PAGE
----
EnglishEdit

 
A fusil (heraldric symbol)
 
A fusil (flintlock musket), 1766 model

PronunciationEdit

  • IPA(key): /ˈfjuːzɪl/
    • (file)

Etymology 1Edit

From Old French fusel, fuisel, from a late Latin diminutive of Latin fūsus (spindle).

NounEdit

fusil (plural fusils)

  1. (heraldry) A bearing of a rhomboidal figure, originally representing a spindle in shape, longer than a heraldic lozenge.
TranslationsEdit

Etymology 2Edit

From Middle French fusil, ultimately from Latin focus (hearth; fire). Doublet of fusee.

NounEdit

fusil (plural fusils)

  1. (now historical) A light flintlock musket or firelock.
    • 1751, [Tobias] Smollett, chapter 43, in The Adventures of Peregrine Pickle [], volume II, London: Harrison and Co., [], published 1781, OCLC 316121541:
      [H]e out of meer wantonness attempted to trip up the heels of the soldier that stood next him, but failed in the execution, and received a blow of his breast with the butt end of a fusil, that made him stagger several paces backward.
SynonymsEdit
TranslationsEdit

Etymology 3Edit

Alternative forms.

AdjectiveEdit

fusil (comparative more fusil, superlative most fusil)

  1. Obsolete spelling of fusile
    • 1667, John Milton, “Book XI”, in Paradise Lost. [], London: [] [Samuel Simmons], [], OCLC 228722708; republished as Paradise Lost in Ten Books: [], London: Basil Montagu Pickering [], 1873, OCLC 230729554:
      what might else be wrought / Fusil or grav'n in metal
    • 1708, John Philips, Cyder, book II, London: J. Tonson, page 70:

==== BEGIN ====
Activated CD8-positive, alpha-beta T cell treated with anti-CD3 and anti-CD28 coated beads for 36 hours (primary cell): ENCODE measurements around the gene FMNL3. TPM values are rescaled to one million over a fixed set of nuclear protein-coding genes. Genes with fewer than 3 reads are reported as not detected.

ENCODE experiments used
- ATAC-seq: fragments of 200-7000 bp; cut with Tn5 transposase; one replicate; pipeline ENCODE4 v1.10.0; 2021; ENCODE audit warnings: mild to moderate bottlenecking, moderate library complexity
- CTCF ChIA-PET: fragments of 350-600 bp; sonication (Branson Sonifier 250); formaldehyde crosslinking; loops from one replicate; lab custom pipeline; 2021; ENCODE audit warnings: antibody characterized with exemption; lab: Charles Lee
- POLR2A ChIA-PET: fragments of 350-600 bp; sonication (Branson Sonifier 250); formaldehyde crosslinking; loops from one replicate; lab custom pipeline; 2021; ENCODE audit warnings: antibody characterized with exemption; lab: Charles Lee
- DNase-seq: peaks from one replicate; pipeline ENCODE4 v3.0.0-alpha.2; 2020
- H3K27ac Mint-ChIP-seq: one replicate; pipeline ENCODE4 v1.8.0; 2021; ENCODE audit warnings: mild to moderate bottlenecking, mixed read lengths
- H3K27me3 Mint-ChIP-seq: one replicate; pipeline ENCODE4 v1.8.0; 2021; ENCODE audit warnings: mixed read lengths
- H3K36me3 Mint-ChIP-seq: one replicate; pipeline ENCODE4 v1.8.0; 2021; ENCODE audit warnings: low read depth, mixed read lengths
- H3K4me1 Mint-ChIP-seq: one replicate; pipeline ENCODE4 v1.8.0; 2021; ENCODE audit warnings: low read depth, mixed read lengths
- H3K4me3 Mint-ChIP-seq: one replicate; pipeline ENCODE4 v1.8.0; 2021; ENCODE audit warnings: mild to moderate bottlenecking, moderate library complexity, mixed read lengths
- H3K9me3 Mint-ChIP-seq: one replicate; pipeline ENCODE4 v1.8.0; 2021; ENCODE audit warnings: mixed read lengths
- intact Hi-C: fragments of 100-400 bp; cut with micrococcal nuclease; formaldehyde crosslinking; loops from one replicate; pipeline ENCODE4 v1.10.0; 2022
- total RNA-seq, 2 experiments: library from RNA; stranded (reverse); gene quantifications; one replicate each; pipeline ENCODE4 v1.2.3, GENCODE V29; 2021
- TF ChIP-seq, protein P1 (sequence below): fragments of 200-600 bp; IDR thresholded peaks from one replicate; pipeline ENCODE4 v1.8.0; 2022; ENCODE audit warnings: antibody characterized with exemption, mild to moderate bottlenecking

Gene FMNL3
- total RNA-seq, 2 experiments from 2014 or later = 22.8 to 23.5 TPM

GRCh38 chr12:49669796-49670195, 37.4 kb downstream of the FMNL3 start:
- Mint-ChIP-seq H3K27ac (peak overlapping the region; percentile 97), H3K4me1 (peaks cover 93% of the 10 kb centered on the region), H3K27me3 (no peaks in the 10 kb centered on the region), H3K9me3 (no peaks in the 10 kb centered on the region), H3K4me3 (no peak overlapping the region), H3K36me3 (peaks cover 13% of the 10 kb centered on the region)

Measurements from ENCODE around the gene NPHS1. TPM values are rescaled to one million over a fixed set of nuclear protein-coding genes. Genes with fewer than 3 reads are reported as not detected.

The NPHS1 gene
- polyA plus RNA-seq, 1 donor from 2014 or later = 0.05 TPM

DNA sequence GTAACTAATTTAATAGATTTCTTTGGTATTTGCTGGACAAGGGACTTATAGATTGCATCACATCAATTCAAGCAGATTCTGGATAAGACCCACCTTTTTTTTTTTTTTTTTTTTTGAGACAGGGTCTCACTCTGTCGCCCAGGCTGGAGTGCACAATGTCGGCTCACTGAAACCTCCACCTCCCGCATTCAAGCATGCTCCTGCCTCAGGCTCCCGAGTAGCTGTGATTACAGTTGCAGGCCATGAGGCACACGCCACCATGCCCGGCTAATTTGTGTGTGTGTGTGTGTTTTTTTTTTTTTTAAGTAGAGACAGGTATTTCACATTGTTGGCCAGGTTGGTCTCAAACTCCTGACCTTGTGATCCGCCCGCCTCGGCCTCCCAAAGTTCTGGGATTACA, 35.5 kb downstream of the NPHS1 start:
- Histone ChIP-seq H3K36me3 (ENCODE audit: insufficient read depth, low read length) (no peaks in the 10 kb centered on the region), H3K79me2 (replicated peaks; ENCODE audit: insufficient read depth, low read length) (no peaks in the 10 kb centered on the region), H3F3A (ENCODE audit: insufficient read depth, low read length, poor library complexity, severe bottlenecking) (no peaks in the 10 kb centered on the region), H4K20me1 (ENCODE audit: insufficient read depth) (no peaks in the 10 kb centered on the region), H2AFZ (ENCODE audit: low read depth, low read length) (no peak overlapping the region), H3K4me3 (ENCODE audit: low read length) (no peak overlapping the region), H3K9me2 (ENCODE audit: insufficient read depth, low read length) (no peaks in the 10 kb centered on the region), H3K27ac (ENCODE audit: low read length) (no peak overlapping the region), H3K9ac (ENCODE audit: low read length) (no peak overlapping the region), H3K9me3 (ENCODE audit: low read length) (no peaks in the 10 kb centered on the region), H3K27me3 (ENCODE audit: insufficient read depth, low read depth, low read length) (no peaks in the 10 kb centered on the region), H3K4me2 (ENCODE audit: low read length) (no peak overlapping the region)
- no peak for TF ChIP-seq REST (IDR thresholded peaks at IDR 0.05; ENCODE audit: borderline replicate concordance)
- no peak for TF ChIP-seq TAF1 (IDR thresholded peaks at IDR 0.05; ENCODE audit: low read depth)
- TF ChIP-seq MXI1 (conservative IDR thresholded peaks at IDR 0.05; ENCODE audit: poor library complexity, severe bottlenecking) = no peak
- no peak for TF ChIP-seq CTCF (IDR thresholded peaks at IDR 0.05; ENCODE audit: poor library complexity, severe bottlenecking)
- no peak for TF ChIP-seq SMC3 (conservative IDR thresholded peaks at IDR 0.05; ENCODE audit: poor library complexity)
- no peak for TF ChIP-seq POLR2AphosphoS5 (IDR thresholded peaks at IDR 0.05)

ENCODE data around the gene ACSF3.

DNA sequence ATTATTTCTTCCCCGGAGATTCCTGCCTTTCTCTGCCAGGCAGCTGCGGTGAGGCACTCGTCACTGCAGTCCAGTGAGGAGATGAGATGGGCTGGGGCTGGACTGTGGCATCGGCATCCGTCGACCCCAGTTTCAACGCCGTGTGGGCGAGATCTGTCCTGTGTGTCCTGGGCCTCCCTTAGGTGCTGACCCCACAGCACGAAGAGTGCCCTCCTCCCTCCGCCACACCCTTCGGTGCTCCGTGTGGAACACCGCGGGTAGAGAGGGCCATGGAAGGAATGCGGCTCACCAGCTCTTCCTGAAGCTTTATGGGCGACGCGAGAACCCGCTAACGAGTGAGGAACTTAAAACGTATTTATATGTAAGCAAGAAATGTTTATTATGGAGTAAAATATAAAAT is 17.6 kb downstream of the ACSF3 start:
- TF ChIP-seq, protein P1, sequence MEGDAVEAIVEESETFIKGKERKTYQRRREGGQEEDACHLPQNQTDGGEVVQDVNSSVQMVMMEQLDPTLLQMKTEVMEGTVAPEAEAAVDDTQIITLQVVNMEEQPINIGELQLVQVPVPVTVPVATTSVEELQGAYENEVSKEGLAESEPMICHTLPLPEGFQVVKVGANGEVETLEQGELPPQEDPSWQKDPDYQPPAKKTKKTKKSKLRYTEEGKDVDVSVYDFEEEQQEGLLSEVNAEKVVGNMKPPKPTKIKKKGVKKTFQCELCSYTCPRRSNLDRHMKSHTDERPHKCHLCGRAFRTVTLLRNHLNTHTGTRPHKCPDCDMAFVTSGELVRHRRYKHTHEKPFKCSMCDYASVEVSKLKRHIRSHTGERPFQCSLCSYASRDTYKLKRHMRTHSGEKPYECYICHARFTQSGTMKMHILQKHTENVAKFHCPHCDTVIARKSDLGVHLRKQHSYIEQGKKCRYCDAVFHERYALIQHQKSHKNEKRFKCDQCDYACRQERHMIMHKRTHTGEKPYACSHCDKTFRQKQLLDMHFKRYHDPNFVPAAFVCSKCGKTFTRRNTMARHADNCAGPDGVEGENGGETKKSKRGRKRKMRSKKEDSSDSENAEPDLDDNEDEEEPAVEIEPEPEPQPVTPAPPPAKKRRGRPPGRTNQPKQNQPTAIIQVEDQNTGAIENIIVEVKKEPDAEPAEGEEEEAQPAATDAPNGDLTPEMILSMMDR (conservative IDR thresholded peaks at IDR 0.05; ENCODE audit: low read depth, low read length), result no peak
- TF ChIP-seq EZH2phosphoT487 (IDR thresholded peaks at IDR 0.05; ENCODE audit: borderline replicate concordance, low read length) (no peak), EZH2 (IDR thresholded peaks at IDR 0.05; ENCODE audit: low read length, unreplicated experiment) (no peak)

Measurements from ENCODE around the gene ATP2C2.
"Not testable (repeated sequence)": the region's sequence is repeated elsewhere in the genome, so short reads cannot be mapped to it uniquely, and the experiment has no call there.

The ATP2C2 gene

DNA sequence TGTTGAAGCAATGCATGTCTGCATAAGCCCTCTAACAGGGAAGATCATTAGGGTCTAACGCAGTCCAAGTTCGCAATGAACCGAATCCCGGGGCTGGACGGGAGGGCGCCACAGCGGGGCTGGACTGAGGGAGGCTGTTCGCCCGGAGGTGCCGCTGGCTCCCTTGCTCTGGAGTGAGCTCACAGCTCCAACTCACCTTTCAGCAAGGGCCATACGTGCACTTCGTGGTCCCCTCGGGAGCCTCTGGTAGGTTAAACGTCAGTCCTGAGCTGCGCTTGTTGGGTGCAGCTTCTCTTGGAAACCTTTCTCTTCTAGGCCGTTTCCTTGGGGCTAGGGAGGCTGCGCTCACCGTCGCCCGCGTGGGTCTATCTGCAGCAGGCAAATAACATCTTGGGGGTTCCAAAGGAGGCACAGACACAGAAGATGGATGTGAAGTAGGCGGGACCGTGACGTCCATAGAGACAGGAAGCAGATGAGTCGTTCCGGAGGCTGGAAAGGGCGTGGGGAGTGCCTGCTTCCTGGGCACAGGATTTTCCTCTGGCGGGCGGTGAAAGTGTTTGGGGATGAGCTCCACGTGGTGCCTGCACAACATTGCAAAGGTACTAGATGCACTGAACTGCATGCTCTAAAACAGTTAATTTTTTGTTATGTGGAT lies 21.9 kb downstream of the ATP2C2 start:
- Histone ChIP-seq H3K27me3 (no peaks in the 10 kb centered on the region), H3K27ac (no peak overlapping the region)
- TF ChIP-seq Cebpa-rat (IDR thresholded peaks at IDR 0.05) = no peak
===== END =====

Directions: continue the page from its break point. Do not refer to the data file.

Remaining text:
A fusil sea.
    • 1728, J[ohn] Woodward, “A Catalogue of the Second Addition of English Native Fossils”, in A Catalogue of the Additional English Native Fossils, in the Collection of J. Woodward M.D., tome II, London: [] F[rancis] Fayram, []; J[ohn] Senex, []; and J. Osborn and T[homas] Longman, [], OCLC 1190985093, page 91:
      Part of one of thoſe round Pillars that are commonly ſuppos'd to be fuſil marble: but not truly; this being of the common Suſſex Marble, full of Sea-Shells.

FrenchEdit

EtymologyEdit

From Old French fuisil, foisil, from Vulgar Latin *focīlis (petra), from Latin focus. Compare Italian fucile.

PronunciationEdit

NounEdit

fusil m (plural fusils)

  1. rifle, gun
  2. steel to strike sparks from a flint (pierre à fusil)

Derived termsEdit

DescendantsEdit

  • Saint Dominican Creole French: fisil
  • Catalan: fusell
  • Spanish: fusil
  • Portuguese: fuzil

Further readingEdit


SpanishEdit

EtymologyEdit

Borrowed from French fusil.

PronunciationEdit

NounEdit

fusil m (plural fusiles)

  1. rifle
    Synonym: rifle

Derived termsEdit

DescendantsEdit

Further readingEdit